Monday, 3 November 2008

"What’s the best investment? It’s called a collateralized debt obligation,"

As previously noted here, the New York Times can do financial stories better than any other media outlet (not that this should stop anyone from trying!). I particularly like it when it attempts 'cradle to grave' pieces that focuses initially on an individual, then looks at how they are enmeshed in the bigger financial world.

Here's one, a rather scary one, about a schools administrator, an Irish-German bank and a rather sharp financial advisor, a Mr Noack, who sold a USD 35m CDO investment on the back of two hours training.

"But Mr. Noack’s explanation of a CDO was very wrong. Mr. Noack, who through his lawyer declined to comment, had attended only a two-hour training session on CDOs, he told a friend.

The schools’ $200 million was actually used as collateral for a complicated form of insurance guaranteeing about $20 billion of corporate bonds. That investment — known as a synthetic CDO — committed the boards to paying off other bondholders if corporations failed to honor their debts.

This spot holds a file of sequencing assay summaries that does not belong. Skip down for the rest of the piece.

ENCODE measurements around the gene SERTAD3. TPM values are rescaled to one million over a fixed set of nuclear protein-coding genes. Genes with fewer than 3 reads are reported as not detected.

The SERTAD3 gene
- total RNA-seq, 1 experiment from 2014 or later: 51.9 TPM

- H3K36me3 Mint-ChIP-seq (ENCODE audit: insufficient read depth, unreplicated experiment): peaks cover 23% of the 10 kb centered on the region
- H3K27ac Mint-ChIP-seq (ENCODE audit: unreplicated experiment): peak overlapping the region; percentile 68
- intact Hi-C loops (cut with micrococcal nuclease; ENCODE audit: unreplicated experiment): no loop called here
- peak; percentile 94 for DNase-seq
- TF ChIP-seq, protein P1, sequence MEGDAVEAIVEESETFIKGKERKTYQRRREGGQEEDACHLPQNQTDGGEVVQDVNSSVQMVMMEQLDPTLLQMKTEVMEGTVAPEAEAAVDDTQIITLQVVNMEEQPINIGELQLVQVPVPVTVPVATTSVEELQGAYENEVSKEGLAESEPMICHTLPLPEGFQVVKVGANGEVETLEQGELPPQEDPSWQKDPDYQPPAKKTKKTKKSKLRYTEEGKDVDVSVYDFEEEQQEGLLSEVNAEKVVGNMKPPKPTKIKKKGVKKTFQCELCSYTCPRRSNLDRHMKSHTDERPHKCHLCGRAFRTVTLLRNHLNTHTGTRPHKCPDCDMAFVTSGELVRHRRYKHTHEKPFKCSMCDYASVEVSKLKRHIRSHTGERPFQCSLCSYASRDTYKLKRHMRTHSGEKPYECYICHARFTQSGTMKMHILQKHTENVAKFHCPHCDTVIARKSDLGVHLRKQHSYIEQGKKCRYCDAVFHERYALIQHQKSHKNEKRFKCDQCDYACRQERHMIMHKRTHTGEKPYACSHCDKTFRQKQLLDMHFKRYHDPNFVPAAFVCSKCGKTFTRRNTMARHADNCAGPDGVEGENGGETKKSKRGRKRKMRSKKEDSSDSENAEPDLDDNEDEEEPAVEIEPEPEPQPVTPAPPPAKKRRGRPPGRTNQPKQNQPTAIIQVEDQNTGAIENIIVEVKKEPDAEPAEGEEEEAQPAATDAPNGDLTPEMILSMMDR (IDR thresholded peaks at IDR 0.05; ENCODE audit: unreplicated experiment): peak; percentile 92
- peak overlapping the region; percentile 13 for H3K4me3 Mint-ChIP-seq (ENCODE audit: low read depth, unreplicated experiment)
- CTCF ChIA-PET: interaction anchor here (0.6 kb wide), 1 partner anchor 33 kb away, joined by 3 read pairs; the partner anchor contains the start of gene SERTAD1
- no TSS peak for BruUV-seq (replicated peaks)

If just 6 percent of the bonds insured went bad, the Wisconsin educators could lose all their money. If none of the bonds defaulted, the schools would receive about $1.8 million a year after paying off their own debt. By comparison, the CDOs offered only a modestly better return than a $35 million investment in ultra-safe Treasury bonds, which would have paid about $1.5 million a year, with virtually no risk."

More of this kind of thing, please!

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